Italian research agency Enea and Italy-based heterojunction PV manufacturer Enel Green Power are contributing to the development of a pilot line to completely recycle solar modules at the end of their life cycle.
The novel recycling process is being developed the frame of the research project Photorama, which is coordinated by the French Alternative Energies and Atomic Energy Commission (CEA), and is aimed at demonstrating innovative solutions dedicated to the recycling of raw materials from end-of-life PV products while maximizing the recovery rates of raw materials from PV panels compared to conventional technologies and enabling the use of the recycled materials with a circular economy approach for the production of secondary raw materials (SRMs).
The project envisages the construction of a low-emissions pilot line to recover critical and precious metals such as silicon (Si), indium (In), gallium (Ga), silver (Ag). It will then reintroduce them into the production cycle as new materials or new products.
The pilot line will work in three different steps: module auto disassembly, the smart separation of the components, and the innovative recovery of the materials.
“The process starts with a new delamination technique based on a wire diamond technology, developed and patented by the CEA,” Enea researcher Massimo Izzi told pv magazine. “With this technology, it will be possible to separate a module’s glass, backsheet, and cells in a single process, in such a way that the single parts of the module can then be treated individually for the recycling phase.”
Chemical-physical processes based on supercritical fluid (SCF) is another delamination process that will be developed to allow for further high recovery rate material without resorting to the current and inefficient shredding techniques through which the cells, which are the valuable part of the module, end up in a recovery chain of low economic value, the so-called “down-cycling.”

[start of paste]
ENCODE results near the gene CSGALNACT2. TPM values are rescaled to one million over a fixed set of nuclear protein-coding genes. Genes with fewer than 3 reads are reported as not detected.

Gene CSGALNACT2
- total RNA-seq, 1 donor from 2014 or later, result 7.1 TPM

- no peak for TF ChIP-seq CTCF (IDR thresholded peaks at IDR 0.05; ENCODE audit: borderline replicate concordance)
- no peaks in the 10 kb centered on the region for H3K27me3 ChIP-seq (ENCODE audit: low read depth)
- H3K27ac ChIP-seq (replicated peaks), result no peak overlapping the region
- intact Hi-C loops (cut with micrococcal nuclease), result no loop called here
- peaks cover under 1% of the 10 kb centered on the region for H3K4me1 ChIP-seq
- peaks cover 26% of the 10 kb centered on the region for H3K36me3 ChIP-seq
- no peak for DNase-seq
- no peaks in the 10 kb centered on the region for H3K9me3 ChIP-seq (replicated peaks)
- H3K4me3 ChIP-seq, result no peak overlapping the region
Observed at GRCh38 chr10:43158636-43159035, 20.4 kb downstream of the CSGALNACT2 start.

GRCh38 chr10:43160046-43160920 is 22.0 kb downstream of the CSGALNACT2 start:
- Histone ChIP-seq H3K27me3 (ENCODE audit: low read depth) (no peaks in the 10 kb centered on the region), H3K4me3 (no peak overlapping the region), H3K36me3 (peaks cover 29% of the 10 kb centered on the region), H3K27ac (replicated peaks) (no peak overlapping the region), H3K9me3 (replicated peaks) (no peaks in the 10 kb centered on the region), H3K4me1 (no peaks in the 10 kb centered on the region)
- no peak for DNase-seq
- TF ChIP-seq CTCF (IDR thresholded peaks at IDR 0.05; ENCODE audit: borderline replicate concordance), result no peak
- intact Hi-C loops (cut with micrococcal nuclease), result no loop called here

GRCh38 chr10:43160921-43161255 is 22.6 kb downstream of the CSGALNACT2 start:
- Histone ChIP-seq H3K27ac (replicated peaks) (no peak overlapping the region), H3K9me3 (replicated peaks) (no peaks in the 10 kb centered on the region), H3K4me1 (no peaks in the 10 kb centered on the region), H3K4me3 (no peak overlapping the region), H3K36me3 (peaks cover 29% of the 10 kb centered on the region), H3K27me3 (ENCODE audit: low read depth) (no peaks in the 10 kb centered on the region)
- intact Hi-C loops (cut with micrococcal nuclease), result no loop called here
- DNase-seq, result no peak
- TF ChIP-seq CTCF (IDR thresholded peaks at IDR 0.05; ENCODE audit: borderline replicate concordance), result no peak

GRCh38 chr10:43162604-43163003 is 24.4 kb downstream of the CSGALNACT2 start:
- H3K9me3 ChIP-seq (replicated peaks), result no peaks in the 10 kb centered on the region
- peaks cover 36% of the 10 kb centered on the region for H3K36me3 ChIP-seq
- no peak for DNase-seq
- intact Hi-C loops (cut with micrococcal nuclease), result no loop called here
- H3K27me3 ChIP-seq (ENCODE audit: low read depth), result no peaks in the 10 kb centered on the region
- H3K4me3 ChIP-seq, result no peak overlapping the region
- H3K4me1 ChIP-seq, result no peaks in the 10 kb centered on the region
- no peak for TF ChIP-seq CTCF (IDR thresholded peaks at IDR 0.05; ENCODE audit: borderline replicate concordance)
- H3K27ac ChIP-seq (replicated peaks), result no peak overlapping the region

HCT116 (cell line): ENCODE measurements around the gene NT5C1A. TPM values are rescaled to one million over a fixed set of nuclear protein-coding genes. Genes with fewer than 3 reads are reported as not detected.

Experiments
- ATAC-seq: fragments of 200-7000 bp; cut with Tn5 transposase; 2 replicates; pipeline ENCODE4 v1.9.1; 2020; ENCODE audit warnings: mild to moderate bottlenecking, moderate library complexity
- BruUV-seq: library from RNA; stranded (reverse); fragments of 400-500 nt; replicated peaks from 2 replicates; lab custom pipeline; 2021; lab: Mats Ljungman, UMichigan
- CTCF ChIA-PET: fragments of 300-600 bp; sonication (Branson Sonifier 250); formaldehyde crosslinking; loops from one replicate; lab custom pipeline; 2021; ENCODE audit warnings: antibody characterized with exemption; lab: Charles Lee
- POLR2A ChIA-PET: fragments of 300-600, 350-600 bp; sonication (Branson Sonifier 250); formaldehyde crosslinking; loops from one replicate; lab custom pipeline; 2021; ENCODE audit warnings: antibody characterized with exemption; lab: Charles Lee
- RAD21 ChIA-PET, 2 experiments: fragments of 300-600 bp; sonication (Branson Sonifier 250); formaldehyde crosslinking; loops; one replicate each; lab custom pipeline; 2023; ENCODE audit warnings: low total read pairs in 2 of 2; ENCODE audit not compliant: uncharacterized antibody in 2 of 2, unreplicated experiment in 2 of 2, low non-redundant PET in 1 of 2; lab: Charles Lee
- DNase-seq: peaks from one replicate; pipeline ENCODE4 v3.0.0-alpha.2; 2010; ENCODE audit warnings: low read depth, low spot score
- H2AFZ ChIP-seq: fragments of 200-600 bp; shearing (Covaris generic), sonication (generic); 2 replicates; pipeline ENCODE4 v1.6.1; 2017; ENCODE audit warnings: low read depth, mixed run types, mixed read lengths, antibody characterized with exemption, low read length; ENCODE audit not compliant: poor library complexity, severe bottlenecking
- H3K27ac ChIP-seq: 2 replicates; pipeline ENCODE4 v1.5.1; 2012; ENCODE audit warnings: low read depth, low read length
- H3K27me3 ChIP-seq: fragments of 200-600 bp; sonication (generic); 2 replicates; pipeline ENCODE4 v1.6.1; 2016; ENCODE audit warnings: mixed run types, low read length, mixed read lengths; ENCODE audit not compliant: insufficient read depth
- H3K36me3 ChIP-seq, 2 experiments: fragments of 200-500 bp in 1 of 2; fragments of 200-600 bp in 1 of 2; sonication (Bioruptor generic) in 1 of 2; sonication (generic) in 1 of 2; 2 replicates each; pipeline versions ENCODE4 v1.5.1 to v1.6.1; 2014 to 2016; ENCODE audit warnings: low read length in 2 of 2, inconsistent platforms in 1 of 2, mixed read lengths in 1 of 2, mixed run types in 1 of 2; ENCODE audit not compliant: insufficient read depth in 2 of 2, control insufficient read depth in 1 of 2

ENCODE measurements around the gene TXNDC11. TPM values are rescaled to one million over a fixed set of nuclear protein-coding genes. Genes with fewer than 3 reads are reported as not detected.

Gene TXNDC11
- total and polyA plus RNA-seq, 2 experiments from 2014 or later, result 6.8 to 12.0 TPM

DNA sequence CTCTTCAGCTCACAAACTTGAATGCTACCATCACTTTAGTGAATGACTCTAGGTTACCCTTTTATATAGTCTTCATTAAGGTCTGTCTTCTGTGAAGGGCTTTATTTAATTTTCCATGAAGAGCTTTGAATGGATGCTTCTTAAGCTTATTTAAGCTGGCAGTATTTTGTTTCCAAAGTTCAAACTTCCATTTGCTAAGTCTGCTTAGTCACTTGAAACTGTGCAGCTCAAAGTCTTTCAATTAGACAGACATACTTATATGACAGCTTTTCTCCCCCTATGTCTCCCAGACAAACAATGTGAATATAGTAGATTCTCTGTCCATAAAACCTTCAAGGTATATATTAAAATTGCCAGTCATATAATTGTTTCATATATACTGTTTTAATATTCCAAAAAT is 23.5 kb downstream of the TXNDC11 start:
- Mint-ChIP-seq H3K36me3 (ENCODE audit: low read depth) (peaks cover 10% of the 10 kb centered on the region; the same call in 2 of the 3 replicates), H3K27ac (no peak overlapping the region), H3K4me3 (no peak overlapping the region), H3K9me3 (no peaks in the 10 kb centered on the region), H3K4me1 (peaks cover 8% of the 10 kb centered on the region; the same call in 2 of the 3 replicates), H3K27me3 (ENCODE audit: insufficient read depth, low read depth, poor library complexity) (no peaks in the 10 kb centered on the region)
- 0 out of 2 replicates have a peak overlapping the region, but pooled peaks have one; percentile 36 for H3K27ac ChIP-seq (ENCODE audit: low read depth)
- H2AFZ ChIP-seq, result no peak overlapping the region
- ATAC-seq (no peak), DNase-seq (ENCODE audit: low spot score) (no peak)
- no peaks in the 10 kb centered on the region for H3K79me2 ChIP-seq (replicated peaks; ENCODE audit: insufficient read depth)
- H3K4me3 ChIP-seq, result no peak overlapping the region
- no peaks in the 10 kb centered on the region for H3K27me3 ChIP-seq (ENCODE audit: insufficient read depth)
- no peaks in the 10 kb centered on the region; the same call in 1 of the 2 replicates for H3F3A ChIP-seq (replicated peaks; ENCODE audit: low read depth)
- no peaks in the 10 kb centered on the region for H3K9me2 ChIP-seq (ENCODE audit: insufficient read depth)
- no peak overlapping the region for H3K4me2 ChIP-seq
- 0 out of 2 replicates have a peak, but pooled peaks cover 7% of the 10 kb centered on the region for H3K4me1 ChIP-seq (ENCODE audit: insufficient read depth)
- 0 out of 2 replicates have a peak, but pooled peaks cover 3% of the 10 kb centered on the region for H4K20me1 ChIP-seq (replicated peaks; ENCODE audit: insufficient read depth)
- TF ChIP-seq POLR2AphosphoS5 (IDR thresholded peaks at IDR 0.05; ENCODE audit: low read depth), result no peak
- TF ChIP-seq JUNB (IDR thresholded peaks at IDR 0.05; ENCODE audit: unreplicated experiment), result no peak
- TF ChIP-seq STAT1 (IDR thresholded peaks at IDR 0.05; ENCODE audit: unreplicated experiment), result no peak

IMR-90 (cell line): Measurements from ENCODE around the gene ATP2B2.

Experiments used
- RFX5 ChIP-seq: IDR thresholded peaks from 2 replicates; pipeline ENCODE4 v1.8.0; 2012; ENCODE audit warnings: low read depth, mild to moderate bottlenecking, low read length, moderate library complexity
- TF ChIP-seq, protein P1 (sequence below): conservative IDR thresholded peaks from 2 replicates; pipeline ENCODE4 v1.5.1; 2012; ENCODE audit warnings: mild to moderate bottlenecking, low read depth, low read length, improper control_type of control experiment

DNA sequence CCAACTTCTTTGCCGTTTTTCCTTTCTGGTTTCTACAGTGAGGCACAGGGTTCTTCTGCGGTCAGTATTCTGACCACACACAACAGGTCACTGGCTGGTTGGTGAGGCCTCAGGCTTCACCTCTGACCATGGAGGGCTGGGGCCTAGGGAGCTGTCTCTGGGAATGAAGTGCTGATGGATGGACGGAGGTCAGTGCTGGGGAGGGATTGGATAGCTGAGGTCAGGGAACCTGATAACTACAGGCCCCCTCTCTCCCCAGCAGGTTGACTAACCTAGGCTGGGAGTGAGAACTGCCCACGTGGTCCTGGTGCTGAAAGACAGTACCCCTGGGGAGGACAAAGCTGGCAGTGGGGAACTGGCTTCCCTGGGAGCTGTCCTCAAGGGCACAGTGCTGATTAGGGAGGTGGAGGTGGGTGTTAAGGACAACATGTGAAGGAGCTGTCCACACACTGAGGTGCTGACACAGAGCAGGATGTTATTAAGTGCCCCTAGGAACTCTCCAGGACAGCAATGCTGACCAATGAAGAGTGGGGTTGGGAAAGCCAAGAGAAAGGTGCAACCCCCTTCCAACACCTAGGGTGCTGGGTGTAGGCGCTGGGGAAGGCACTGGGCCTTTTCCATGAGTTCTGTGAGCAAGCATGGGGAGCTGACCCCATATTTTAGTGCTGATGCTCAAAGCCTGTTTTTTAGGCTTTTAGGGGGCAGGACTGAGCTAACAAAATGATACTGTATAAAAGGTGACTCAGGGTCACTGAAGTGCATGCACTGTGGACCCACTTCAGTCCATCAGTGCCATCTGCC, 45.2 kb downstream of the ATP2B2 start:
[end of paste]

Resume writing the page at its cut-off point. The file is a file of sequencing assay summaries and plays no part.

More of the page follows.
The wire diamond and the SFC techs are used after the recovery of external aluminum, cable and junction box is implemented, enabling the clean separation of glass, solar cells and polymers and providing uncontaminated materials fractions. After the smart separation phase, an innovative extraction process is used to recover a silver fraction of more than 95% with a high purity level from the solar cell. Moreover, the remaining fraction of silicon will be recovered at metallurgic grade.
A subdivision of the pilot line will be dedicated to the recycling of thin-film GIGS modules. The delamination and extraction processes will be based on technologies patented by German technology company Lux Chemtech and will allow high recovery of indium and gallium. The process using biodegradable leachate in CIGS panels will also be developed for the heterojunction technology in which silicon and indium are electrochemically isolated after dissolution.
After the entire recycling process is finished, the unbroken glass will be remastered for direct use in the solar industry, while silver will be converted into conductive inks for screen printing or electrically conductive adhesives to be tested and qualified in PV factories. Silicon will be treated to obtain different purities for use as silicon feedstock in PV manufacturing, or as a sputtering target. Indium will be used in thin-film deposition to be tested and qualified in PV manufacturing. Gallium will be processed to fabricate Cu-Ga or Cu-In-Ga targets used in CIGS-CIS thin-film PV manufacturing.
The pilot line is expected to reach a technology readiness level (TRL) of seven. The TRL measures the maturity of technology components for a system and is based on a scale from one to nine, with nine representing mature technologies for full commercial application. According to Izzi, the pilot line will allow the recovery of the metals from the panels with a degree of purity that has never been achieved before. “It is one of the more advanced and efficient recycling processes in the world,” he said.
The development of the new recycling process will be done in conjunction with testing in a real factory environment. Enel Green Power will provide the modules to be recycled and will use the recycled raw materials in solar cell and module production.
The consortium also includes Spanish PV equipment supplier Mondragon Assembly, Norwegian research entity Sintef, Belgian flat glass processor Maltha, Spanish research company Idener, and Lux Chemtech.
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